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A First Encounter with Garlic Scapes

It was my mom’s birthday this past weekend, so I took it upon myself to explore the farmer’s market that morning to find some culinary inspiration for dinner that night.  Strolling through the stalls in Jackson Heights, I found myself drawn to a plastic carton spilling with curly garlic scapes.  I had never cooked with scapes before, but before I could second guess myself, I impulsively purchased two big handfuls and was on my way home.

While garlic scapes closely resemble beans or scallions, they’re actually shoots of the garlic plant.  As for their taste, they have a milder, sweeter garlic flavor than garlic itself.  If you eat it raw, you may get a minor case of garlic breath that lasts until the next morning, but it’s a small price to pay for a unique taste that is only in season for a short time.

Inspired by an episode of the Kimchi Chronicles in which Jean-Georges and Hugh Jackman prepared a delectable kimchi compound butter to slather onto a Wagyu steak, I decided to attempt a compound butter of my own with garlic scapes and lemon thyme to pair with the rib-eye steak my dad was planning to grill on the barbecue.

So how do you make Garlic Scape and Lemon Thyme Compound Butter?  Well, lucky for you, I snapped all the steps on Instagram.  Here it goes..

Yield: 2 sticks of compound butter

Ingredients:
3 Garlic Scapes
2 Sticks of Butter
1 Handful of Lemon Thyme (or Thyme)
Wax Paper

Method:


Take 3 garlic scapes


Chop them into 1 inch sections and throw into the food processor. Meanwhile, place your two sticks of butter out on the counter to warm up to room temperature.


Blend garlic scapes until finely chopped.


Grab a handful of thyme or lemon thyme and run your fingers through each step to take off the leaves.


Slice your room temperature butter into 1/2 inch slices and throw them in a mixing bowl with your chopped scapes and thyme leaves.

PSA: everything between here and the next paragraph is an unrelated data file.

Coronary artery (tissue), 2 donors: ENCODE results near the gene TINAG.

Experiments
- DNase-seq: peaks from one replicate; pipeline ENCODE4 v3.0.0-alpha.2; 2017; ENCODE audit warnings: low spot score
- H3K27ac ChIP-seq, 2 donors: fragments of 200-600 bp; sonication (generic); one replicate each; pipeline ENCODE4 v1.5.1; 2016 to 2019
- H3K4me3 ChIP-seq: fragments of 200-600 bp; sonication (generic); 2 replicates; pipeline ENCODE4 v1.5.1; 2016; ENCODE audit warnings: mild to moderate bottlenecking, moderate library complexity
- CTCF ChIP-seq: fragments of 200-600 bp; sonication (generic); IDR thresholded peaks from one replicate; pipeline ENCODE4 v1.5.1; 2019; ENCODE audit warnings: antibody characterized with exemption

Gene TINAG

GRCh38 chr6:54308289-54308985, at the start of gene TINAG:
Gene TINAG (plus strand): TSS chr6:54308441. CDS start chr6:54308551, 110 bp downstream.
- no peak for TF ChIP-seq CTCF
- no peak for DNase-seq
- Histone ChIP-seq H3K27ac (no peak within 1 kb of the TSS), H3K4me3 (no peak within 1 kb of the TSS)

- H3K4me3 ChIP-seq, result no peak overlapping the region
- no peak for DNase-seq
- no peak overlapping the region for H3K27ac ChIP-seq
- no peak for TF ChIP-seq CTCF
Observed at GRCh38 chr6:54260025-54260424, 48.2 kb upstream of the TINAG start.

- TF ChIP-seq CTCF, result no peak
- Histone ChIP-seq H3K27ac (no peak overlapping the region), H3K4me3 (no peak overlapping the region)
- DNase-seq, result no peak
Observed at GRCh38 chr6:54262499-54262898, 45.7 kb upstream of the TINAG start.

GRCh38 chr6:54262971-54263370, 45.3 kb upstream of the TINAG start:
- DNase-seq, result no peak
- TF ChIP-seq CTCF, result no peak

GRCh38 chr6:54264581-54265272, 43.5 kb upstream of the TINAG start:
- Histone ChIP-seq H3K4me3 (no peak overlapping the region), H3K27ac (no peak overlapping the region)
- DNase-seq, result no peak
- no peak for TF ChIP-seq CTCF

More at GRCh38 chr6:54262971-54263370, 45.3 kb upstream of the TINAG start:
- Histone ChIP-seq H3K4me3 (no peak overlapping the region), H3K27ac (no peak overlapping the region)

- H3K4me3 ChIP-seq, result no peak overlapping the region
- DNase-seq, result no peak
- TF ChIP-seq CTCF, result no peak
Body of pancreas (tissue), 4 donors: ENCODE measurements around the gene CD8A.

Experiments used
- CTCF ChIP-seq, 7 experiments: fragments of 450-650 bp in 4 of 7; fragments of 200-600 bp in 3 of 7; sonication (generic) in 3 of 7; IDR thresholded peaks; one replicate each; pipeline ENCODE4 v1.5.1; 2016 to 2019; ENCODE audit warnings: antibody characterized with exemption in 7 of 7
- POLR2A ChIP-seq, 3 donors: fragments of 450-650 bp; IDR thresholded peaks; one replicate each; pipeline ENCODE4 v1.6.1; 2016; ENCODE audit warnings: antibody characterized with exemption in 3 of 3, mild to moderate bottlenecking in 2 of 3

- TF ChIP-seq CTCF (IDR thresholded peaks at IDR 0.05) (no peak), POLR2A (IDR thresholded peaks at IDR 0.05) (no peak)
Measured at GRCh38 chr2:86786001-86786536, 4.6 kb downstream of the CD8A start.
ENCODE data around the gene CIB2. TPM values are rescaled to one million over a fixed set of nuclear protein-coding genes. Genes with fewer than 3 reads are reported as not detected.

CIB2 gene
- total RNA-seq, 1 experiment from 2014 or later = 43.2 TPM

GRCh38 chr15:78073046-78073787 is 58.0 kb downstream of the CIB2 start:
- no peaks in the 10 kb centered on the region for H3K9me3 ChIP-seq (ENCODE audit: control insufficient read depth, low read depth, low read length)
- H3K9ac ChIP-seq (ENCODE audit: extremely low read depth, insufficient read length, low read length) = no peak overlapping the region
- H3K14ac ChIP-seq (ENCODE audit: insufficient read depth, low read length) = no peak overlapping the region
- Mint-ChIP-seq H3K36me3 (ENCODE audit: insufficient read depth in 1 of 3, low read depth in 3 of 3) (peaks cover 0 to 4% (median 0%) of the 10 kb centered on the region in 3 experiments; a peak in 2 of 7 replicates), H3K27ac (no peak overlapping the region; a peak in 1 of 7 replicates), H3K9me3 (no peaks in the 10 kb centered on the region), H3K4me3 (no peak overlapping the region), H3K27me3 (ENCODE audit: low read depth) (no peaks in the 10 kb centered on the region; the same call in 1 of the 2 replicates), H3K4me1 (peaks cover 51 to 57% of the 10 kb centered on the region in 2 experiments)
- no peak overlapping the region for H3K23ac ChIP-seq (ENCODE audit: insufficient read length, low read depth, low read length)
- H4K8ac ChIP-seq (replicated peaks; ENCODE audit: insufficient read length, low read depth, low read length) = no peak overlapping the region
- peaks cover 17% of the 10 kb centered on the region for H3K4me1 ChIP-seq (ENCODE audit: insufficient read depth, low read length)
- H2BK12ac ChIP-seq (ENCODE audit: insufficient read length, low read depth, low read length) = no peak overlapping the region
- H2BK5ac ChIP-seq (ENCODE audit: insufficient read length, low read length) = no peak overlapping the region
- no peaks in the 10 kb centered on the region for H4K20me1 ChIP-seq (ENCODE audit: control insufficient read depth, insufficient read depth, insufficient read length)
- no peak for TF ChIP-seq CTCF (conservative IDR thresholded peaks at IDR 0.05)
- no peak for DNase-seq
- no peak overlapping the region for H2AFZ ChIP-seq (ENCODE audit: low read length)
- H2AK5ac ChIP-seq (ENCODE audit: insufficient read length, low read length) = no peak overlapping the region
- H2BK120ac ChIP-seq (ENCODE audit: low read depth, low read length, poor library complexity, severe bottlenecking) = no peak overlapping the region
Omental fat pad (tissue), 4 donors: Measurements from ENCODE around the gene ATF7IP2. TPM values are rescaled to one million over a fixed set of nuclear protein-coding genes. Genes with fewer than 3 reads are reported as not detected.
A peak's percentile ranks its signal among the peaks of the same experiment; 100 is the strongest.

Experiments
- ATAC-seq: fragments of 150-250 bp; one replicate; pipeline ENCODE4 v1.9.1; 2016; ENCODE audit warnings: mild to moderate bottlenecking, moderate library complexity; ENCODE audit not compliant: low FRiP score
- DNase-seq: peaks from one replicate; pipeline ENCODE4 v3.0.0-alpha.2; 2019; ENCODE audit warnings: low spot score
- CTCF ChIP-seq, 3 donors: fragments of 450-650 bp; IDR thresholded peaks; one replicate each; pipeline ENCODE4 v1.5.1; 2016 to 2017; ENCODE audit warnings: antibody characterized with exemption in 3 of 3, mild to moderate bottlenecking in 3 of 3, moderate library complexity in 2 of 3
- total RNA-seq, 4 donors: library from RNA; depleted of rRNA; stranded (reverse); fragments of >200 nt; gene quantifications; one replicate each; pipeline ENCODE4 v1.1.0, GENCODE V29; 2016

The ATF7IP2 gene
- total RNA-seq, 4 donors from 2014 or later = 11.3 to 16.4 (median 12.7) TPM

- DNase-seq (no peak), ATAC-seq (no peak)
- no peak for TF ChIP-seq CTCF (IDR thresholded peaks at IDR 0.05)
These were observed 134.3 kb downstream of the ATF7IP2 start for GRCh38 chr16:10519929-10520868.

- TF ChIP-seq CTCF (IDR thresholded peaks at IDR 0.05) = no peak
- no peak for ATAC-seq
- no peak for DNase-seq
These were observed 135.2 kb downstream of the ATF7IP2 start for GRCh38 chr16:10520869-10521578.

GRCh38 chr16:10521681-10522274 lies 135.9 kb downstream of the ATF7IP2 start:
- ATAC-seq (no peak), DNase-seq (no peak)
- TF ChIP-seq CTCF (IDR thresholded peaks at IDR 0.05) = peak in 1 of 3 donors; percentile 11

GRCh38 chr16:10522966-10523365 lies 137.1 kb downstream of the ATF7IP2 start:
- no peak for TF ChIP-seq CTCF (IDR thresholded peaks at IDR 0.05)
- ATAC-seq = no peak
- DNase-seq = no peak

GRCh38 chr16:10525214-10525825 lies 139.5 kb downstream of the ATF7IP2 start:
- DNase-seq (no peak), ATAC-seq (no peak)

Using a fork and/or spatula, incorporate the ingredients together.


Split the butter into two portions and roll it up with a piece of wax or parchment paper, like you would a sushi roll, and twist the ends so it looks like a piece of candy.  Stick one into the fridge and let it set for a few hours, and throw the second into the freezer to use in the future.


This is what it should look like, when it’s all set and unwrapped.


Take a few slices and eat it with your steak (like I did, above), slather it on toasted bread, or mix it in with a warm potato salad.  As we made our way through dinner, each bite was complimented by a burst of garlic scape nibs and thyme – it was awesome!


And I think everyone agreed too.  Happy Birthday, Mom!

6 Responses to A First Encounter with Garlic Scapes

  1. melly says:

    yum! garlic compound butter sounds soooo good. corn on the cob accompaniment? yes, please!

  2. NicoleD says:

    I LOVE garlic scapes and this is a very clever way to use them. Sounds wonderful. I recently added mine to pizza and loved it. Yay for garlic scapes!

  3. Darcey says:

    Great post! I feel inspired to explore garlic scapes now.

    • DAVID says:

      I WANT TO EXPLORE IT……..WHERE DID YOU BUY THE GARLIC SCAPES, I LIVE AROUND THERE I HAVE NEVER SEEN THEM.

  4. Veronica says:

    Hi David, garlic scapes are seasonal – they’re available in NY in the summer. You can find them at your local greenmarket!

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